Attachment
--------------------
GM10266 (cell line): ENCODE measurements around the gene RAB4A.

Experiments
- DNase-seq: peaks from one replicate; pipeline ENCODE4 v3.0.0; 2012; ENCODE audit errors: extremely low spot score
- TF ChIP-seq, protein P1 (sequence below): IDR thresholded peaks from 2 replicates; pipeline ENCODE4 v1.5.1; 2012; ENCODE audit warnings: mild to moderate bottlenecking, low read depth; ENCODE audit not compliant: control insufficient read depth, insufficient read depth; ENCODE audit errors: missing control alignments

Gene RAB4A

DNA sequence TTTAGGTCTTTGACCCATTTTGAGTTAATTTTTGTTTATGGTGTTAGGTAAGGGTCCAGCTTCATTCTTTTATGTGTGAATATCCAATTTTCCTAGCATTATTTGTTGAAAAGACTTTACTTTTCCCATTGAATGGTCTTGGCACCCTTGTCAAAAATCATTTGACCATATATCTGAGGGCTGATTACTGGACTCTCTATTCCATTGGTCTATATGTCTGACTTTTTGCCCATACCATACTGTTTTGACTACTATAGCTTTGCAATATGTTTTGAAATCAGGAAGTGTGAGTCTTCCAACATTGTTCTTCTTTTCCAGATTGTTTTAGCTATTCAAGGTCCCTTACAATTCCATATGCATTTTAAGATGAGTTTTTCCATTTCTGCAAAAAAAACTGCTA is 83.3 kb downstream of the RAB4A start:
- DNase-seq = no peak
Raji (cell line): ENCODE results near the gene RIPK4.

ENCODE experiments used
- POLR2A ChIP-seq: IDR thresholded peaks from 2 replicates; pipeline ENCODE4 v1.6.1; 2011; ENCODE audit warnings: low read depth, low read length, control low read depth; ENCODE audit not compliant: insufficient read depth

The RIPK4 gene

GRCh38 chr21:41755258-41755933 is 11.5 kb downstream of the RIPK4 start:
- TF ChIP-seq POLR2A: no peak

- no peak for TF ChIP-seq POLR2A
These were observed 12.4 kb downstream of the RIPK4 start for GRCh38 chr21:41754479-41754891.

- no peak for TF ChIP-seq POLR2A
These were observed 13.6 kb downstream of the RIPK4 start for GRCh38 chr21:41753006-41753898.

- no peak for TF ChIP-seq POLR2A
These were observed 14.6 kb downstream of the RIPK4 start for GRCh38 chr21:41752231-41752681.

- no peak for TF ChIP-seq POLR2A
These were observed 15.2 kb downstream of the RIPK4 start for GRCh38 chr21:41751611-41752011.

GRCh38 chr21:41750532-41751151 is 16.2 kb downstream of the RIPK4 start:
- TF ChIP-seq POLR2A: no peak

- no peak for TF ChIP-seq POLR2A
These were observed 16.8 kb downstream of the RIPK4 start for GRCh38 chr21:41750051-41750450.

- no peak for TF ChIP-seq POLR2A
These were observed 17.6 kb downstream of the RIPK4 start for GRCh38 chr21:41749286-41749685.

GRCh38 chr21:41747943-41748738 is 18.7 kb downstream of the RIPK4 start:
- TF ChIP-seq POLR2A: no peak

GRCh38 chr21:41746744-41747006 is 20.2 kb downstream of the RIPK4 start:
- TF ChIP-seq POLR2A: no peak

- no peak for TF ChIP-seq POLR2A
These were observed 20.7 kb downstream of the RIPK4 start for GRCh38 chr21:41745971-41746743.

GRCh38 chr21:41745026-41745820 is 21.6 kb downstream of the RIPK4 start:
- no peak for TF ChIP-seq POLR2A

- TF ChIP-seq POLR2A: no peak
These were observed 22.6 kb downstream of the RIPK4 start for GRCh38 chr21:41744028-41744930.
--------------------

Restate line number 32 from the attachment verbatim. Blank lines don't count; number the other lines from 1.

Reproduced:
- no peak for TF ChIP-seq POLR2A